“Sharing President Obama’s view that our nation is best served when we come together as one, the Senate Foreign Relations Committee has crafted a bipartisan Authorization for the Use of Military Force that we believe reflects the will and concerns of Democrats and Republicans alike,” Sens. Robert Menendez, the Democratic chair of the committee said in a statement. “Together we have pursued a course of action that gives the President the authority he needs to deploy force in response to the Assad regime’s criminal use of chemical weapons against the Syrian people, while assuring that the authorization is narrow and focused, limited in time, and assures that the Armed Forces of the United States will not be deployed for combat operations in Syria.”
According to Politico, the resolution sets a 60-day deadline plus a 30-day extension. Reuters reports that the resolution “would ban any use of U.S. armed forces on the ground in Syria.”
As we reported, the committee held a fairly cordial back-and-forth with administration officials Tuesday afternoon in which most senators appeared willing to back military action against Syria. If the resolution is approved by the committee, it moves before the full Senate.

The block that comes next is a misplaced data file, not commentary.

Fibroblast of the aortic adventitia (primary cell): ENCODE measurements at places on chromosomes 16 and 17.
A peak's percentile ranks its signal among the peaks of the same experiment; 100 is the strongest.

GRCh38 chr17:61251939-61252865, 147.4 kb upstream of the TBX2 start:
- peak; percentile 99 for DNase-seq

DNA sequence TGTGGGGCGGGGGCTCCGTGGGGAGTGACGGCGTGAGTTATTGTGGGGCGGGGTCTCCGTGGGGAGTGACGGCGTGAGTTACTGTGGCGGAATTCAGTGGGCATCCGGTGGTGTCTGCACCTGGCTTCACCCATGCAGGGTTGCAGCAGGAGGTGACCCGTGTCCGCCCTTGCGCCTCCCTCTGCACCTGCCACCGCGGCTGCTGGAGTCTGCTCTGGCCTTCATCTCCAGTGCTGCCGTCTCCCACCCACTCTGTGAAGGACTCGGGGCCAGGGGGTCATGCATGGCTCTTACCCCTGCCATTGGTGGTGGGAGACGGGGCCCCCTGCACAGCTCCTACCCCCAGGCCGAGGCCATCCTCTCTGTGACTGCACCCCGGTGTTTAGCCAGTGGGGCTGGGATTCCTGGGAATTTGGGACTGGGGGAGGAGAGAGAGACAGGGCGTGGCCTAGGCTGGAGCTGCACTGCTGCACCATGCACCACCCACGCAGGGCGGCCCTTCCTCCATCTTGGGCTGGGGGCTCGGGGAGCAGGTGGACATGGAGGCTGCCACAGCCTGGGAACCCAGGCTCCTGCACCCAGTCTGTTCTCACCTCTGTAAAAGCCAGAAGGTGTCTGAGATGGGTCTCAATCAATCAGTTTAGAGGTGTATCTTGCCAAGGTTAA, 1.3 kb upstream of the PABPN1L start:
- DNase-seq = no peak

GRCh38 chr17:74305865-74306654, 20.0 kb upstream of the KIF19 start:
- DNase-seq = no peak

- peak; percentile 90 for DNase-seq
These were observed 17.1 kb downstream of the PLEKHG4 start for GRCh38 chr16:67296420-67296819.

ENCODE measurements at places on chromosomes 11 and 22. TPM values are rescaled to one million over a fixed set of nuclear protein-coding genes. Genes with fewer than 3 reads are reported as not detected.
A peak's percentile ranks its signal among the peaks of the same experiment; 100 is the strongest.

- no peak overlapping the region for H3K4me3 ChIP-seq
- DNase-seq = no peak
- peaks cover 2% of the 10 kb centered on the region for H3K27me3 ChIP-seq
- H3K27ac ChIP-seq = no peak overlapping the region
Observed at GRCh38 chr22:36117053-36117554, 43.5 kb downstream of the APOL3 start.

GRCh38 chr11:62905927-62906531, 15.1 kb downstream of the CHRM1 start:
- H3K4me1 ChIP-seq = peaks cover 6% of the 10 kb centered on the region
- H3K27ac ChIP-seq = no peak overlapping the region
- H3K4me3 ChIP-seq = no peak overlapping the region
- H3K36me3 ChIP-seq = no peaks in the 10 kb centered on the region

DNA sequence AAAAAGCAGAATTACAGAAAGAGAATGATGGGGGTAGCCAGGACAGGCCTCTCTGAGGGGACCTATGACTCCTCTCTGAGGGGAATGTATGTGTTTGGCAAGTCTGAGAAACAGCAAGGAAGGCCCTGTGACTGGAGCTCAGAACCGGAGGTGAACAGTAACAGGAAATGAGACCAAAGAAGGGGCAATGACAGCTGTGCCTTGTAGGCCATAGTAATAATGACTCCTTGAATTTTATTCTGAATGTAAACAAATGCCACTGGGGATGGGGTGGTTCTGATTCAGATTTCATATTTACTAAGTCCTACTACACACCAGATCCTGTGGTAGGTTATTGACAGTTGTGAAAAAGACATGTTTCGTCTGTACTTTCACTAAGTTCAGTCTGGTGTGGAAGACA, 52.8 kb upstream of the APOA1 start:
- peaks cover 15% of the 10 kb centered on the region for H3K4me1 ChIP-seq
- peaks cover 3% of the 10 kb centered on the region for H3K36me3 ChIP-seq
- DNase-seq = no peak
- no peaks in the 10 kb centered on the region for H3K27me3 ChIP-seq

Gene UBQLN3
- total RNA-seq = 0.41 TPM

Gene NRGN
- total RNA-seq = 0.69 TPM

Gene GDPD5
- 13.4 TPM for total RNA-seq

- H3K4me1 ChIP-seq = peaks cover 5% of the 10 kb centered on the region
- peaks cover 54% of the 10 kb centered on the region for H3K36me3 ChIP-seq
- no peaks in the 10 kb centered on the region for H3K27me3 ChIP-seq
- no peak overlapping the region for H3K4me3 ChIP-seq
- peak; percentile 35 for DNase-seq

“It remains an open question whether the new resolution can get 60 votes to overcome an expected filibuster by opponents of U.S. intervention in Syria’s two-year-old conflict. [Senate Majority Leader Harry] Reid and other top Democrats believe they can get 45 to 50 Democrats to back the use-of-force resolution, but aren’t sure there will be enough GOP support to get cloture. Neither [Senate Minority Leader Mitch] McConnell nor Sen. John Cornyn (R-Texas), the minority whip, have said how they will vote, and there is strong opposition among rank-and-file Republicans to any U.S. involvement in Syria’s war.
“Since Obama went to Congress with a resolution authorizing the use-of-force — rather than ordering military strikes first and then informing Congress, as required under the War Powers Act — the use-of-force proposal will be fully debatable and amendable. Under the War Powers Act, such a resolution would face only limited debate and require a simple majority vote.”
President Obama did send Congress proposed language, but many lawmakers complained it gave him very broad powers.
Jack Goldsmith, a law professor at Harvard who, among other things, specializes in presidential powers, wrote a blog post that parses the short resolution proposed by Obama.
“The proposed AUMF focuses on Syrian WMD but is otherwise very broad,” Goldsmith writes.